Edited by Zorral

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didn't Bloomberg self destruct already at least once during this primary season?  And I could swear he's self destructed in the past as well.

 

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For some reason Bloomberg offends me a lot less than Howard Schultz did but if I press myself on why I struggle to come up with an answer.  

ETA:  Maybe because Schultz seemed to bring a greater level of naivete that Bloomberg's less guilty of.  

Edited by Triskele

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1 hour ago, ThinkerX said:

didn't Bloomberg self destruct already at least once during this primary season?  And I could swear he's self destructed in the past as well.

 

https://www.cityandstateny.com/articles/politics/campaigns-elections/michael-bloomberg-president-history.html

He's just canny about not losing money.

He's never declared bankruptcy as a personal financial tool, unlike bedbug.  

However, this is the fourth time he's announced he's 'considering' running for the presidency.

From this October 2019 article linked above:

Quote

Though, Bloomberg’s presidential consideration is likely less about Biden’s shortcomings and more about Warren’s rise in the polls. The billionaire has made it clear that he disagrees with the senator’s anti-corporate stances and her wealth tax plan. When asked about Warren’s wealth tax proposal in January, Bloomberg said it might be unconstitutional and likened it to socialism. “It’s called Venezuela,” he said.

 

Edited by Zorral

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6 hours ago, Ran said:

He ruled out voting for Trump if you read between the lines of what he actually said. He'll vote for the "most professional" candidate, regardless of policies, and the knowing laugh from the audience makes it pretty clear they all agree that Trump will never be the "most professional" candidate.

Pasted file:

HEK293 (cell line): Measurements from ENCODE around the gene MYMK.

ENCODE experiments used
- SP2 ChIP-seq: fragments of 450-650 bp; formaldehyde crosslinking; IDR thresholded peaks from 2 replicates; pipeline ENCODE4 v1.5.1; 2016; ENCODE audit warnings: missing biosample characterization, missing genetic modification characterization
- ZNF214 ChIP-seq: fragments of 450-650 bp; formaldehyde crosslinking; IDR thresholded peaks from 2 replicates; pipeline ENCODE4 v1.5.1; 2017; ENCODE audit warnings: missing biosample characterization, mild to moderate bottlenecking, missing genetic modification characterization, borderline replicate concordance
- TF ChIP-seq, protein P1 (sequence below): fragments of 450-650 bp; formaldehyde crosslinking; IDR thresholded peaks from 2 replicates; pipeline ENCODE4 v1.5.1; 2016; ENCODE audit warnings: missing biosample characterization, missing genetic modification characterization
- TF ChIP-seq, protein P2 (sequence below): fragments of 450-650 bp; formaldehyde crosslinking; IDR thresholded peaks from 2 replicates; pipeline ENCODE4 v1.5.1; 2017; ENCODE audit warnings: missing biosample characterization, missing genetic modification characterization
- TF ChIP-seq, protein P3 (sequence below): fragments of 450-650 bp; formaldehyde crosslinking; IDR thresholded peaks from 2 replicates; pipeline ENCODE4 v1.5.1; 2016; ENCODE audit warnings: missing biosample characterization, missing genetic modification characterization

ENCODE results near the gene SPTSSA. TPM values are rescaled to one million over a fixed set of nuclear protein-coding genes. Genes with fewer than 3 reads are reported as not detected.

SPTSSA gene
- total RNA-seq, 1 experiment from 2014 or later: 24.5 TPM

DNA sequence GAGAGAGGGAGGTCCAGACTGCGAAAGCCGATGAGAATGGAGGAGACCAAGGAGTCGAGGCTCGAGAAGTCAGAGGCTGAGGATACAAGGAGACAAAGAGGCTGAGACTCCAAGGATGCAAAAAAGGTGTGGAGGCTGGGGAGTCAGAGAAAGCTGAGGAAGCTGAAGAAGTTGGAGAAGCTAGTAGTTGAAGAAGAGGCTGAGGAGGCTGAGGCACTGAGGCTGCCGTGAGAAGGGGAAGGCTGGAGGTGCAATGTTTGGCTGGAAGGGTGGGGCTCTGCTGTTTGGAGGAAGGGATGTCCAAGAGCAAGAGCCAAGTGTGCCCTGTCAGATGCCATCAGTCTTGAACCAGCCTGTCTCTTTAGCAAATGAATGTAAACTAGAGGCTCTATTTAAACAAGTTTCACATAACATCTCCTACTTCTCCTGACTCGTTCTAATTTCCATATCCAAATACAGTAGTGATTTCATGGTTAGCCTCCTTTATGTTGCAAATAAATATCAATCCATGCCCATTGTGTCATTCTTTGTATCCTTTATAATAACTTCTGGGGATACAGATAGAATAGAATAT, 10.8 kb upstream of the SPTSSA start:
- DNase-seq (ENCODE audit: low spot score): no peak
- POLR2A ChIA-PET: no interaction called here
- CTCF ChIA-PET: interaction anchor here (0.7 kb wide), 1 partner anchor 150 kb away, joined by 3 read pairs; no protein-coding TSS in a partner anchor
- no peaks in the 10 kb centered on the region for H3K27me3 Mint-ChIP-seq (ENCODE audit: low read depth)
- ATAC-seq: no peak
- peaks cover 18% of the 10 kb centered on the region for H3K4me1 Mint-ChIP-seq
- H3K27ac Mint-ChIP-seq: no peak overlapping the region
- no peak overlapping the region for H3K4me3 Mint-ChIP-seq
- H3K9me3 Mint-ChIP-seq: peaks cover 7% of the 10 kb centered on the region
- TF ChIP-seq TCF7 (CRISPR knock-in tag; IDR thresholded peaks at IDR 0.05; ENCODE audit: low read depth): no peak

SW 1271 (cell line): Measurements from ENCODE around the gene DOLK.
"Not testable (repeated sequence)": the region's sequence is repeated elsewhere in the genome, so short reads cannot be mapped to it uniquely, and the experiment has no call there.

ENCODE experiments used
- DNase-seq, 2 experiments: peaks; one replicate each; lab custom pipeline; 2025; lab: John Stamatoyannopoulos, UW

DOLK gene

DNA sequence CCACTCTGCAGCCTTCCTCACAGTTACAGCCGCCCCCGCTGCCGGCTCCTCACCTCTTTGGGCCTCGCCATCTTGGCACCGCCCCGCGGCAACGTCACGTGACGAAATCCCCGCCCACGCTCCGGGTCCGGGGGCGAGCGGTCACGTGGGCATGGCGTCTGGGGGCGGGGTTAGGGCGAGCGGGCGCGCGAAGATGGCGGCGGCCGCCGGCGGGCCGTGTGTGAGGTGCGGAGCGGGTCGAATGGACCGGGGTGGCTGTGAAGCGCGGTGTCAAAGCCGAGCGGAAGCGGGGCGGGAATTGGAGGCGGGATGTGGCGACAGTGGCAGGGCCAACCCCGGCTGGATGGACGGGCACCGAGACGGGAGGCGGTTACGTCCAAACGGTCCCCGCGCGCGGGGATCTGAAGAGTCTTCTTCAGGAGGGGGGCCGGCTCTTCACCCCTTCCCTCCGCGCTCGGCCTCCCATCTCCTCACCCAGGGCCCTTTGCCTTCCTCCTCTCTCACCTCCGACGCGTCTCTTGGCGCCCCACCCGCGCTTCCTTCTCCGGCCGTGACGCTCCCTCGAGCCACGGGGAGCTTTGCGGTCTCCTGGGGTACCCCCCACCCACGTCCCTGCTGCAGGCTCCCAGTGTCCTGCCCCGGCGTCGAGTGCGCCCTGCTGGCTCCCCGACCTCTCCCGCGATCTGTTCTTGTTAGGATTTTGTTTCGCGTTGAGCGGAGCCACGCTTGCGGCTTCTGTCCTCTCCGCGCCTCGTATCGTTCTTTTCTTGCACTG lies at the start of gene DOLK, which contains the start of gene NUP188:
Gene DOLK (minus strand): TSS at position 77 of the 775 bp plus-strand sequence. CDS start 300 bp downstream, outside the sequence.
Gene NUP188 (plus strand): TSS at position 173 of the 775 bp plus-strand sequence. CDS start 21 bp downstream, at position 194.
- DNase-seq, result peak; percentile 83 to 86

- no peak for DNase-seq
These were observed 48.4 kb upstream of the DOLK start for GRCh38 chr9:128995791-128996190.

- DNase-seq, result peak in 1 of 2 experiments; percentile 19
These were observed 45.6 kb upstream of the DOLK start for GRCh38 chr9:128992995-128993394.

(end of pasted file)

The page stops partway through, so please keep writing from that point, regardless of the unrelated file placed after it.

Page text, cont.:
For Gates' full remarks, which are much more detailed and interesting than the hack job tweet that has gone around (his $100 billion joke was in the context of just how much taxation is reasonable as opposed to his believing Warren's tax plan amounted to that, as well), see below:

 

 

I have no desire to listen to a billionaires take on anything. They shouldn’t exist. 

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10 hours ago, Free Northman Reborn said:

How does the plan propose to aggressively reduce billionaires fortunes without forcing them to sell their controlling shares in the companies they created? If you need to pay tens of billions of dollars in taxes over a handful of years, the only way to generate the cash to do that is to sell off your shares. Meaning you lose control of your company.

Seems unworkable.

Question is why do I or should anyone else care? What's next? Complaining that billionaires might lose some political influence?

9 hours ago, Ran said:

If what you love is running a company that you founded, but you are forced to sell away your ownership of that company, you will no longer be running that company. 

And why should I care about this? If it somehow would lead to substantially lower economic output or more precisely lower economic well being, then maybe I should care. 

I'm not really concerned about about founders of publicly traded companies losing control of the companies they founded. That's kind of the trade off they made when they took their companies public (which in the process got them very rich).